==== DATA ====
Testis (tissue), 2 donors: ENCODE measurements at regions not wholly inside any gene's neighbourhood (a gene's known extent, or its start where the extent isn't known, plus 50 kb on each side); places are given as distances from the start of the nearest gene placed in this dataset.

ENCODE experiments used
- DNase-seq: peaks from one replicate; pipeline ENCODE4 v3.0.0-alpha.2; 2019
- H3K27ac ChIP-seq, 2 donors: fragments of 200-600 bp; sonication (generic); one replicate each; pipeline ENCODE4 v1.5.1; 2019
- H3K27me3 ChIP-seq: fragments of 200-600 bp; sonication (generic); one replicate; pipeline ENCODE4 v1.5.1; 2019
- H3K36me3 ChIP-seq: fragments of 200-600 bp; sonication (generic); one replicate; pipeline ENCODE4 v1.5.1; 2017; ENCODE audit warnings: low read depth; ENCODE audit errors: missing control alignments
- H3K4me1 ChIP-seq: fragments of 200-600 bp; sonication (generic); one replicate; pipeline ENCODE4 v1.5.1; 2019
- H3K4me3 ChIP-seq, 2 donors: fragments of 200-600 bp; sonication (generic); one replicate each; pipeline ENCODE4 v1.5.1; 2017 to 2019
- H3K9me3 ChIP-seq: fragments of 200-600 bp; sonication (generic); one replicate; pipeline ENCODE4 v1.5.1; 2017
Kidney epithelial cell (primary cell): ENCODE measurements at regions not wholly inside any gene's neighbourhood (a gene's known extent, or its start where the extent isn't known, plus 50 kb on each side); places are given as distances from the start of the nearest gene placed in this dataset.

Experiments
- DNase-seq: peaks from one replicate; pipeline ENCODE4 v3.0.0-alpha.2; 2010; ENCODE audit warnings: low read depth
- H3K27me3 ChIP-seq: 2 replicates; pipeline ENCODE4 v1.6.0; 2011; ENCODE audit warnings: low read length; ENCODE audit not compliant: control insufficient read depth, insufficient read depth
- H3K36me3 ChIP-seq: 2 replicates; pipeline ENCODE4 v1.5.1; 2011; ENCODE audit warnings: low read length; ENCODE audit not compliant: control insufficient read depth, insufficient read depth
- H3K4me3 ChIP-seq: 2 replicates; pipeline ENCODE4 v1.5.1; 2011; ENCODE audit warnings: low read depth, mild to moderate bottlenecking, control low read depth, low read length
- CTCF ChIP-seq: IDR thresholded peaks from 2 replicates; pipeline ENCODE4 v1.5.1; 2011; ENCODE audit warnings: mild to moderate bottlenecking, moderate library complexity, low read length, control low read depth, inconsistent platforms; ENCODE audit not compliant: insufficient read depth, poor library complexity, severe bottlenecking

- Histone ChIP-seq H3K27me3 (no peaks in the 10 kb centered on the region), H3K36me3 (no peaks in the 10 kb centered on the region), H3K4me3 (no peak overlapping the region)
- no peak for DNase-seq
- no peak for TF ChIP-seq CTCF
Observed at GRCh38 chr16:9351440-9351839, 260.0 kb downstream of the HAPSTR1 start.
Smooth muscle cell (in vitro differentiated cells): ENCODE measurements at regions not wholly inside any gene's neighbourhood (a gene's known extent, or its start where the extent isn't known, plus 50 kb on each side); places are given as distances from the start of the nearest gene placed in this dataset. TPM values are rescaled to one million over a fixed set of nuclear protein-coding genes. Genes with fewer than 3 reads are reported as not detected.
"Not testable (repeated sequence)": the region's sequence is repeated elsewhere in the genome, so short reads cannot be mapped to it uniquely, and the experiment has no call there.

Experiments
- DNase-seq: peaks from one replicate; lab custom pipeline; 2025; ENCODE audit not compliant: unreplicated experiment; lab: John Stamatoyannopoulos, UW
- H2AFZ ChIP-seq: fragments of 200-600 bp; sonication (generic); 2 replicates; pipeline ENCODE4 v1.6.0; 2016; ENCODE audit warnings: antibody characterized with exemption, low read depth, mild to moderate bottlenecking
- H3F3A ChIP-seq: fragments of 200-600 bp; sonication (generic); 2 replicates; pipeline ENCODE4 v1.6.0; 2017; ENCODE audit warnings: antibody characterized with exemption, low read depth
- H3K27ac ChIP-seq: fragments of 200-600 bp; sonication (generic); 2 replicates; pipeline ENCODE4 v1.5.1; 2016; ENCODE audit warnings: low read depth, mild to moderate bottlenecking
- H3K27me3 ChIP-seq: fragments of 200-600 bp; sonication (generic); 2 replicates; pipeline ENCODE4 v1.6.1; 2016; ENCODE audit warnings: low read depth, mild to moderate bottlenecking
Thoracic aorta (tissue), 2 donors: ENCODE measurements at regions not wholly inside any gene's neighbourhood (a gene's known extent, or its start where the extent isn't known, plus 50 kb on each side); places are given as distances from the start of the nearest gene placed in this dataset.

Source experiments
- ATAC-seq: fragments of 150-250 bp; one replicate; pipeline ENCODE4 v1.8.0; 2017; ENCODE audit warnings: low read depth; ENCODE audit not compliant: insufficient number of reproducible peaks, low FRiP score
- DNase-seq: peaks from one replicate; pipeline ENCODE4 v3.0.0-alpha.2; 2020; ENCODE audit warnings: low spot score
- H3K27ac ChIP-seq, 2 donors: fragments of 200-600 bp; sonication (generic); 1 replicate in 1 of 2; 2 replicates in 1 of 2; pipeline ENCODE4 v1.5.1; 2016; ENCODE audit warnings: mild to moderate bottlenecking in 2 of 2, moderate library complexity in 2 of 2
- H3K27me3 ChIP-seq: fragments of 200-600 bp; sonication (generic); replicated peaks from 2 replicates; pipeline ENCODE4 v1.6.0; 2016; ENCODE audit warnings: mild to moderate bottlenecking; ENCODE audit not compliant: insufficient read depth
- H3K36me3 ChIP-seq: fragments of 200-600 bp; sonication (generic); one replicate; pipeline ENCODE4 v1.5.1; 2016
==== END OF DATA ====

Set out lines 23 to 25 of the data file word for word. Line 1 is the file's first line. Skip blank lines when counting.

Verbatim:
Experiments
- DNase-seq: peaks from one replicate; lab custom pipeline; 2025; ENCODE audit not compliant: unreplicated experiment; lab: John Stamatoyannopoulos, UW
- H2AFZ ChIP-seq: fragments of 200-600 bp; sonication (generic); 2 replicates; pipeline ENCODE4 v1.6.0; 2016; ENCODE audit warnings: antibody characterized with exemption, low read depth, mild to moderate bottlenecking